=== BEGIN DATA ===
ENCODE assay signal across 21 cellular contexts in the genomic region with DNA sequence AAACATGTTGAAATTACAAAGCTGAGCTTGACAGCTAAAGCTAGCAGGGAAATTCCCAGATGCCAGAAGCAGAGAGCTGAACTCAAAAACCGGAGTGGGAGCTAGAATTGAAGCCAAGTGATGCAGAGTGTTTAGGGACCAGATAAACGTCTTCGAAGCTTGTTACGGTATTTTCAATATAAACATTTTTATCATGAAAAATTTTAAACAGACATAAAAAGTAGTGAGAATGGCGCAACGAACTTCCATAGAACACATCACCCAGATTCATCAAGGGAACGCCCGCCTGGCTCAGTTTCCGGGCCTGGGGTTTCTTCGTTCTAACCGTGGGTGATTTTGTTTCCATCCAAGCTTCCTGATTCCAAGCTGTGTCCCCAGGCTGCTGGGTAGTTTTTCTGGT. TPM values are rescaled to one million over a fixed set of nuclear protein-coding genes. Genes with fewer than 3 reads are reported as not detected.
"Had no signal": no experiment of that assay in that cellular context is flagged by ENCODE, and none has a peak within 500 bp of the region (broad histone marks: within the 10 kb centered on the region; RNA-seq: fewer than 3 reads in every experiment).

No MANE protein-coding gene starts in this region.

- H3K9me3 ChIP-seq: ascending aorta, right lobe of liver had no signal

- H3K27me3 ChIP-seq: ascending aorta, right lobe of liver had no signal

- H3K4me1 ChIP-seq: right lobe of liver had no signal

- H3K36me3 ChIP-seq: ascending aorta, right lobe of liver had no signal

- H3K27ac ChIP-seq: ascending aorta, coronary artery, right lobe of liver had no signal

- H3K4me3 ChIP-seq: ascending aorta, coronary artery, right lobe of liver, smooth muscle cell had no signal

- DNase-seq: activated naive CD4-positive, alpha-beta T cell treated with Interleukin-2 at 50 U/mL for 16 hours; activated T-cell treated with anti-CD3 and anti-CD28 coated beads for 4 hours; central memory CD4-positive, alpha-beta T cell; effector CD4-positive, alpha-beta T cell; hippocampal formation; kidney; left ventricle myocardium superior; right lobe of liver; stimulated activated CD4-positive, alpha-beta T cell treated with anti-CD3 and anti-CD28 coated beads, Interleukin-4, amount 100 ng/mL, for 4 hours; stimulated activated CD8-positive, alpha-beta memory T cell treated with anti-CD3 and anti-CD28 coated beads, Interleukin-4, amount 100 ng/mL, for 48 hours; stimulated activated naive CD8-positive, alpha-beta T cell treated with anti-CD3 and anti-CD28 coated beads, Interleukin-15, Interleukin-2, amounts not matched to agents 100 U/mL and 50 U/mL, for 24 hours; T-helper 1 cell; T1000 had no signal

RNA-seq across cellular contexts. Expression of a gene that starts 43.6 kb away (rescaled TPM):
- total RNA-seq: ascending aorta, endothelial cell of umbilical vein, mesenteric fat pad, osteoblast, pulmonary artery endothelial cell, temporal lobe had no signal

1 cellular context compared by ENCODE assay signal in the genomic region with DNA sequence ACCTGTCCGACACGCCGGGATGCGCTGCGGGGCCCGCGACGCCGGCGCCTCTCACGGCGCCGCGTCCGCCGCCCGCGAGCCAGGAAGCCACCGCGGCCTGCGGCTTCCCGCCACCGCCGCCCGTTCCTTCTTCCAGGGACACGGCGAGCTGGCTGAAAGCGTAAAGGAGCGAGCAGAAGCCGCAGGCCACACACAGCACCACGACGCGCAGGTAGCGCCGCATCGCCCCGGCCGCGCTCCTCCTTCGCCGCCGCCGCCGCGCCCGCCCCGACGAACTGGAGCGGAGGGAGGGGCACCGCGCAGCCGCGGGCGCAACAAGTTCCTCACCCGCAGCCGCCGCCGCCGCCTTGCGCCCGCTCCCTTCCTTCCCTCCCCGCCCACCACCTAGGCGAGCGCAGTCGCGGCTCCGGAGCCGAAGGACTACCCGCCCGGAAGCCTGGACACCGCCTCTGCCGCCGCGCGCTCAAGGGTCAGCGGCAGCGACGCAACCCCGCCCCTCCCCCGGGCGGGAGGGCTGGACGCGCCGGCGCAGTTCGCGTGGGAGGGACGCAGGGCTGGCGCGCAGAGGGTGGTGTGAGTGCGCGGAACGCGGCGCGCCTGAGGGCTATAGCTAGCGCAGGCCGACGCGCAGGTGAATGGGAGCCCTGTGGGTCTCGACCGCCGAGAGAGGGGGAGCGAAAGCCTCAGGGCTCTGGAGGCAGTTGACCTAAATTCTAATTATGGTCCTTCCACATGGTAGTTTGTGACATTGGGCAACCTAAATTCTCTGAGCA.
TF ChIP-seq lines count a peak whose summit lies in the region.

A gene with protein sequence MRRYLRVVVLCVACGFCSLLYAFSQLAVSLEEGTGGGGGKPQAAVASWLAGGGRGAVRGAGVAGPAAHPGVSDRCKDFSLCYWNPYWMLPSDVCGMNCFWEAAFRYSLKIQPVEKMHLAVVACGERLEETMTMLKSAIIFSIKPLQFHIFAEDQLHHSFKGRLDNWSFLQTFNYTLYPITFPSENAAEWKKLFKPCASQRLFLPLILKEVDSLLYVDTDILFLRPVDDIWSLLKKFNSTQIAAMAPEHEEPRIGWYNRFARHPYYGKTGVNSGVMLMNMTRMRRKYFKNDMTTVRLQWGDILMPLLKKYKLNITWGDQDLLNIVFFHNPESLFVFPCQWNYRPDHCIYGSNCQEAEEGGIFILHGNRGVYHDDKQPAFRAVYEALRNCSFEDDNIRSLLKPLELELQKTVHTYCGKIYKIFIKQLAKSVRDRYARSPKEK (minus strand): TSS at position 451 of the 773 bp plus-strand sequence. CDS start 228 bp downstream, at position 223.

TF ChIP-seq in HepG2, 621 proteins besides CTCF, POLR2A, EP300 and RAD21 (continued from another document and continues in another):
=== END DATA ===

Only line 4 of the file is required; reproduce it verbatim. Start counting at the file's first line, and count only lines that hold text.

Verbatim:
- H3K9me3 ChIP-seq: ascending aorta, right lobe of liver had no signal